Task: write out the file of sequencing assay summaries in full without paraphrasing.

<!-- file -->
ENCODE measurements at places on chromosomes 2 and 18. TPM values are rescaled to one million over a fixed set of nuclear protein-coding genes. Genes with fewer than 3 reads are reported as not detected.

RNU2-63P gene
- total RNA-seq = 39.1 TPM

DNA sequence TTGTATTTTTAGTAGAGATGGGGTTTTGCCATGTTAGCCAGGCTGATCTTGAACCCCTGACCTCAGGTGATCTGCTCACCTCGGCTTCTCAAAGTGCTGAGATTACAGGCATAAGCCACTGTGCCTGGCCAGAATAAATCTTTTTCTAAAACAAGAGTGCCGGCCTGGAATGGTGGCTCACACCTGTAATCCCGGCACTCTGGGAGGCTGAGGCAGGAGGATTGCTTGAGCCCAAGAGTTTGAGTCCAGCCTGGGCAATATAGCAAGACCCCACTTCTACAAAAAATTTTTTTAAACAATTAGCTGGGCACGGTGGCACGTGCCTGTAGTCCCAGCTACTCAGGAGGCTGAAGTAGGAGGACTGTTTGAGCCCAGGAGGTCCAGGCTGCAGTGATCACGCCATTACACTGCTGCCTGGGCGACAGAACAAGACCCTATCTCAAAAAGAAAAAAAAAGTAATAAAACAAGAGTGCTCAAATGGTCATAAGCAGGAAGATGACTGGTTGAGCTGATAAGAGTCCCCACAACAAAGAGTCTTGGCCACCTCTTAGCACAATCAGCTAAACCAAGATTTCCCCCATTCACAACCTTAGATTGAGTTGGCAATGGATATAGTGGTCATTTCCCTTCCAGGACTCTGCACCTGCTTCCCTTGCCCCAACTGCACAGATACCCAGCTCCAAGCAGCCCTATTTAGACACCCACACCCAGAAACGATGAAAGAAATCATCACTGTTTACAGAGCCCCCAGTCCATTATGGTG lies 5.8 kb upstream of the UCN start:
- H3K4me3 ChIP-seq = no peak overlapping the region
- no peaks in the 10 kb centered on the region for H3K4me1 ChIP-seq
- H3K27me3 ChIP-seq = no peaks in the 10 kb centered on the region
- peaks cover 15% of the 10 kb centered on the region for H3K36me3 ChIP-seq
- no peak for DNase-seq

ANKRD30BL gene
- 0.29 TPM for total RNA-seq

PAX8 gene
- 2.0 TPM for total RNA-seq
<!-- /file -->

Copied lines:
ENCODE measurements at places on chromosomes 2 and 18. TPM values are rescaled to one million over a fixed set of nuclear protein-coding genes. Genes with fewer than 3 reads are reported as not detected.

RNU2-63P gene
- total RNA-seq = 39.1 TPM

DNA sequence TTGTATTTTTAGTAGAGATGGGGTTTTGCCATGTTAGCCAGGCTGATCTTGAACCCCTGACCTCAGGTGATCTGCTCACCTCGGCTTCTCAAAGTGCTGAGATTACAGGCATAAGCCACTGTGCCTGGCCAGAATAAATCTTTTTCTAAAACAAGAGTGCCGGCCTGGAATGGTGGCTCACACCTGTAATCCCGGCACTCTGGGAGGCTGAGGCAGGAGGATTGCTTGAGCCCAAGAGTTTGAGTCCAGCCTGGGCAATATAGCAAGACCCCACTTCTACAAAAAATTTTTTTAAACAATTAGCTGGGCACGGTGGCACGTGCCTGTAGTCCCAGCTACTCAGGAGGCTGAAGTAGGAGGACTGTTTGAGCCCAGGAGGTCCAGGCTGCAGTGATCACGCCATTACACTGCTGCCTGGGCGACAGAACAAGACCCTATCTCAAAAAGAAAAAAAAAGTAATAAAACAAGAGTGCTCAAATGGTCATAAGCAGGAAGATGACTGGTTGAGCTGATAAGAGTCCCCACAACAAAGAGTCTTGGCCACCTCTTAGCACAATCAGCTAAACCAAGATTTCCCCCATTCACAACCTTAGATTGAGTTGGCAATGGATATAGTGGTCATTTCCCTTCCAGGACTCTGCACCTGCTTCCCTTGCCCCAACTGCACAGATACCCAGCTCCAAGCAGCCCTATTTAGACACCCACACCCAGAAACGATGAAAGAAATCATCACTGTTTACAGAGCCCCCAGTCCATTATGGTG lies 5.8 kb upstream of the UCN start:
- H3K4me3 ChIP-seq = no peak overlapping the region
- no peaks in the 10 kb centered on the region for H3K4me1 ChIP-seq
- H3K27me3 ChIP-seq = no peaks in the 10 kb centered on the region
- peaks cover 15% of the 10 kb centered on the region for H3K36me3 ChIP-seq
- no peak for DNase-seq

ANKRD30BL gene
- 0.29 TPM for total RNA-seq

PAX8 gene
- 2.0 TPM for total RNA-seq